The transmission disc 43 is provided with eight equally angularly spaced ports 45 and comprises a locating formation 63 on the front face thereof. The locating formation 63 comprises two spaced walls 64 which are adapted to receive the rib 13 of the rotatable valve member 2.

The spring 44 is adapted to fit over the locating formation 63 and the rib 13 and so be interposed between the transmission disc 43 and the rotatable valve member 2.

Located adjacent to the front face of the static valve member 3 there is provided an intermediate plate 66. The intermediate plate 66 is provided with two sets of three ports 67 which are arranged to correspond with the arrangement of the ports 14, 15, 16, 17, 18 and 19 of the static valve member 3. Each port 67 comprises an outwardly extending conduit portion 68 on front and rear faces of the intermediate plate 66.

The intermediate plate 66 is provided with two cut-outs 69 and 70 which are located generally between the two sets of ports 67. The intermediate plate is further provided with four attachment holes 73 which are located towards each corner of the plate.

Moving further forward there is provided a plate 71. The plate 71 is provided with two cut-outs 72 and 73 which are dimensioned to accommodate the conduit ports 68 of the intermediate plate 66.

The connector plate 80 comprises two socket formations 81 and 82 which are each adapted to receive a respective plug 130, as shown in FIG. 23, of a pressure therapy product.

The rearward ends of connection conduits 83 are each provided with a non-return or shut-off valve arrangement which comprises a valve plate 100 and a spring 101. The valve plates 100 each comprise four guide limbs 105 which are configured to be received in a respective conduit 83. (Valve plates 100 are omitted from FIG. 2 for reasons of clarity.)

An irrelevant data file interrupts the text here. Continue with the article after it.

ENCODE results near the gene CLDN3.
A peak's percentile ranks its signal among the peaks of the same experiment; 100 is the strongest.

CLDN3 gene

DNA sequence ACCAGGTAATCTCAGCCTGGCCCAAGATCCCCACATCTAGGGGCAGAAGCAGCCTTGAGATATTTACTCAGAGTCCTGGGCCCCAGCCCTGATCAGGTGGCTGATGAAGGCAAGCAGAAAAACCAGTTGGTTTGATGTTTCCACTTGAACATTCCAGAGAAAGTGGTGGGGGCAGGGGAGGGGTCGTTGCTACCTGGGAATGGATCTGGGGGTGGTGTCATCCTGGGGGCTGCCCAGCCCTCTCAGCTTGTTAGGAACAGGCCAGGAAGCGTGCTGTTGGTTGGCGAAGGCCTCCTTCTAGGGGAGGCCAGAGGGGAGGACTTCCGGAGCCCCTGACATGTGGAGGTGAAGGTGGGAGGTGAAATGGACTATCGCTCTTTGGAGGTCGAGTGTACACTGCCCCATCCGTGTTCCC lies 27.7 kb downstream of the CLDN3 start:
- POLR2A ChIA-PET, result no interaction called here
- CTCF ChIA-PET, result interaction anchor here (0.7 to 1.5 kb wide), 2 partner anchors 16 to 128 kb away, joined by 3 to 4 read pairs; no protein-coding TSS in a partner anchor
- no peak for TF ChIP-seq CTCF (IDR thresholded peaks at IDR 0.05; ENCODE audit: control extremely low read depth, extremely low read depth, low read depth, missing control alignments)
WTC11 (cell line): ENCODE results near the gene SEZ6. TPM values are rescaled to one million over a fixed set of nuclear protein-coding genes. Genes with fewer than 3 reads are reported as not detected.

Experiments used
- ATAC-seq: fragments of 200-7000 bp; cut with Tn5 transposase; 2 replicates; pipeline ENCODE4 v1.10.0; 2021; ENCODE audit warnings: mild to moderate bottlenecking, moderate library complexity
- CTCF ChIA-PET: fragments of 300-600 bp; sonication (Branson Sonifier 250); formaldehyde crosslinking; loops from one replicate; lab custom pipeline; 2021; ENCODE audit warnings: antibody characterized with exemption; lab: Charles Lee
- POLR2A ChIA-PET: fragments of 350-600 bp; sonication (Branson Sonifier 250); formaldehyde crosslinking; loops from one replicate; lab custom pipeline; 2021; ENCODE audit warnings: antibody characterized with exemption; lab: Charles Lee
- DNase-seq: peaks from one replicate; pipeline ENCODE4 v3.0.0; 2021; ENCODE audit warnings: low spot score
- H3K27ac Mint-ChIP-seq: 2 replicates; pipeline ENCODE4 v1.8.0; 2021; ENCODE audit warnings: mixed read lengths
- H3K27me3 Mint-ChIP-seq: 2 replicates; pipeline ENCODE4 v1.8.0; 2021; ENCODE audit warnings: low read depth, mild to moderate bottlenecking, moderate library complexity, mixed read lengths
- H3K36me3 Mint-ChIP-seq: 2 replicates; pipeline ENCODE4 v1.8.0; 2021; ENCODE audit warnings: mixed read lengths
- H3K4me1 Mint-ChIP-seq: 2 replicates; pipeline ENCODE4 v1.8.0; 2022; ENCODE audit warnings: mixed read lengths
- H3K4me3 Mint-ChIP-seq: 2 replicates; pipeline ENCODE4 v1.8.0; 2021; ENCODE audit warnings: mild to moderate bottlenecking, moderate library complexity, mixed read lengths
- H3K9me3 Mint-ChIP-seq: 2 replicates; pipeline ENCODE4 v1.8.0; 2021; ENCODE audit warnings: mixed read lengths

A front facing annular shoulder 106 is provided around the guide limbs 105 and is axially spaced from the bases thereof. In use the shoulder 106 receives an o-ring seal (omitted from FIGS. 13 and 14).

The valve plate 100 is provided on the rear facing surface thereof with an annular shoulder 107 which is adapted to locate one end of the respective spring 101.

FIGS. 24 and 25 show the components of FIGS. 1 and 2 in an assembled state. As is evident fasteners 84 are passed through aligned attachment holes 65, 36 of the intermediate plate 66 and the static valve member 3 respectively and into respective blind bores 120 of the housing 48. The transmission disc, the spring 44 and the rotatable valve member 2 are thus contained within the housing 48. The action of the spring 44 is to cause the rotatable valve member 2 to resiliently bear against the rearward face of the static valve member 3 and be in fluid sealing engagement therewith.

In use the apparatus operates as follows. A pressure therapy product (for example a leg garment) (not shown) is connected to the portable pneumatic pump unit 300. This is effected by inserting a plug 130 into one of the socket formations 81 or 82. The plug 130 is connected to the product by way of three flexible plastic tubes 132 which provide fluid communication with respective cells of the pressure therapy product.

With reference to FIG. 26 there is shown at 160 a pump assembly controller comprising a data processor (or central processing unit) and an associated memory which are provided on a control printed circuit board (not shown) of the pump assembly 300. The memory has stored therein data representative of inflation/deflation control instructions associated with particular pressure therapy product types. In practice a programmable integrated circuit (PIC) device serves as both the data processor and the memory and is programmed with predetermined control protocols and instructions.